The draped dark silk and upturned goblets hopefully add to the dark carnival mood. But there is more to this fabric, this is a blue scarf that I wore as a teenager back in Russia in Kishinev. God only knows how I still have it decades later and continents away, but I do. So when I wanted blue for color composition, I remembered it. Almost every painting I paint has a hidden meaning or a little joke that I keep for myself, for my private entertainment and chuckle. This blue scarf is a reference to my own self in a different time and a different world, when I knew frighteningly little and possibilities were so big.
All That Glitters is the 4th painting for my series Phantasmagoria.
12″x12″ (30×30 cm) – oil on gessobord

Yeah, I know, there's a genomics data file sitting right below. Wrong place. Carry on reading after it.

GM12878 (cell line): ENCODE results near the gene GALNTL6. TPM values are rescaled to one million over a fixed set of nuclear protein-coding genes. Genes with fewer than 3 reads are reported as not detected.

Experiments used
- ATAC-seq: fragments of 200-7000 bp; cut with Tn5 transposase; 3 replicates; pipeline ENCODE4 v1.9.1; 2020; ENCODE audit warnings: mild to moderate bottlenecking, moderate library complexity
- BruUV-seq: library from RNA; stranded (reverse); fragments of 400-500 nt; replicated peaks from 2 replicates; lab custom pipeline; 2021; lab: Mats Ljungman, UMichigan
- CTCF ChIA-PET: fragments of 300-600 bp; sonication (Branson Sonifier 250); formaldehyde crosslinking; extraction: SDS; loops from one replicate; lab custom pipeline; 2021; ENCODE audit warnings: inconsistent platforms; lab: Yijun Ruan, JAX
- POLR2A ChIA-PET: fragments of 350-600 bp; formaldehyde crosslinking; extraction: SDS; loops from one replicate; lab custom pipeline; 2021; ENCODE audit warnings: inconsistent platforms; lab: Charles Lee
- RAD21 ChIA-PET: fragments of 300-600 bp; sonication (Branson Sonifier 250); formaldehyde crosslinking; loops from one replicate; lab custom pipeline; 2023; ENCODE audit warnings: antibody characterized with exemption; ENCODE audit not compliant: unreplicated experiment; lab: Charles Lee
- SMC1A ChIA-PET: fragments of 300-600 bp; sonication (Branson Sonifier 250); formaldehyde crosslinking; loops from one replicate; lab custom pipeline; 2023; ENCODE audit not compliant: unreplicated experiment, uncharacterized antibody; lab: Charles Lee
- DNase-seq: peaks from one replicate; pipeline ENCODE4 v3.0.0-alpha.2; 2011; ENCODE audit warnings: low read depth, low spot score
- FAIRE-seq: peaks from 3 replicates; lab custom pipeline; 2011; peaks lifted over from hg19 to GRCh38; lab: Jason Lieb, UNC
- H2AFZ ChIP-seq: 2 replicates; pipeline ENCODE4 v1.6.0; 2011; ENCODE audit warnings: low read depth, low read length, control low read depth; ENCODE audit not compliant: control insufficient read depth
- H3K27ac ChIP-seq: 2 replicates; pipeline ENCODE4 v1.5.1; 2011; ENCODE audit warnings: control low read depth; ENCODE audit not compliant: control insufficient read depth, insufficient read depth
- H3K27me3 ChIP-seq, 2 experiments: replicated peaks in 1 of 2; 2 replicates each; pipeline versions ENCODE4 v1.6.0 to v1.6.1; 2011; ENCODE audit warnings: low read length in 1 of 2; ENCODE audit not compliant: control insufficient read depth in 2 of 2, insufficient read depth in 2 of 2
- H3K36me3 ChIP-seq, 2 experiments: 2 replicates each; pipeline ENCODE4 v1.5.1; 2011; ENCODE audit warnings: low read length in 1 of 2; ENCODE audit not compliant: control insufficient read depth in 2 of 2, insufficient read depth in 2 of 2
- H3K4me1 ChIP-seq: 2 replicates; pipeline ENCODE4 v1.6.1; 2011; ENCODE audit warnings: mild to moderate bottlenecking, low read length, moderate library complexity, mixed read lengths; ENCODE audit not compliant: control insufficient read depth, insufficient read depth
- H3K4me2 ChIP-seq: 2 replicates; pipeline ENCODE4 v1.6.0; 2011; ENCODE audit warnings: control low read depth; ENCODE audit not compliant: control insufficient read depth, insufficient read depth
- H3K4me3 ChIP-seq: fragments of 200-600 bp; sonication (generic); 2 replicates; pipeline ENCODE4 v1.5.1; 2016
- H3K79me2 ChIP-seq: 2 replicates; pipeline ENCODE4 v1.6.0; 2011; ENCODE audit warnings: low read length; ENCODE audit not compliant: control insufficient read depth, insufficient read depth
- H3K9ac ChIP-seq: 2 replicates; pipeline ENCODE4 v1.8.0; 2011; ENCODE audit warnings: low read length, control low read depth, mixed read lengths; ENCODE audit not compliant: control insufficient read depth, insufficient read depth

I finally finished it!
This painting was in the works seemingly forever. I painted Noh back in 2011, I think. Ever since then I’ve been looking for doll heads to paint more of them. I finally found a treasure trove of them early this year, 2015. And then, in a way it often happens when the right time has come, the husband asked for a new work for the cover of his new book. I started working on ideas and this composition resulted.
It took two and a half months to paint. It is the most complex work I have ever done to date. Even more complex than Adagio for Three Strings! But then, as my daughter pointed out, I always say this.
We will send Group Portrait to the publishing house shortly and hope that it will get approved as cover art for Phenomenology of Empathy by Lou Agosta. It is also another installment for my new series Phantasmagory.
6″x6″ (15×15 cm) – oil on gessobord
First painting in 2015 – Spintop. It is also the last installment for Unwrapping exhibit that will be opening in Mostly Glass gallery this weekend. I am happy and a little scared. Wish me luck!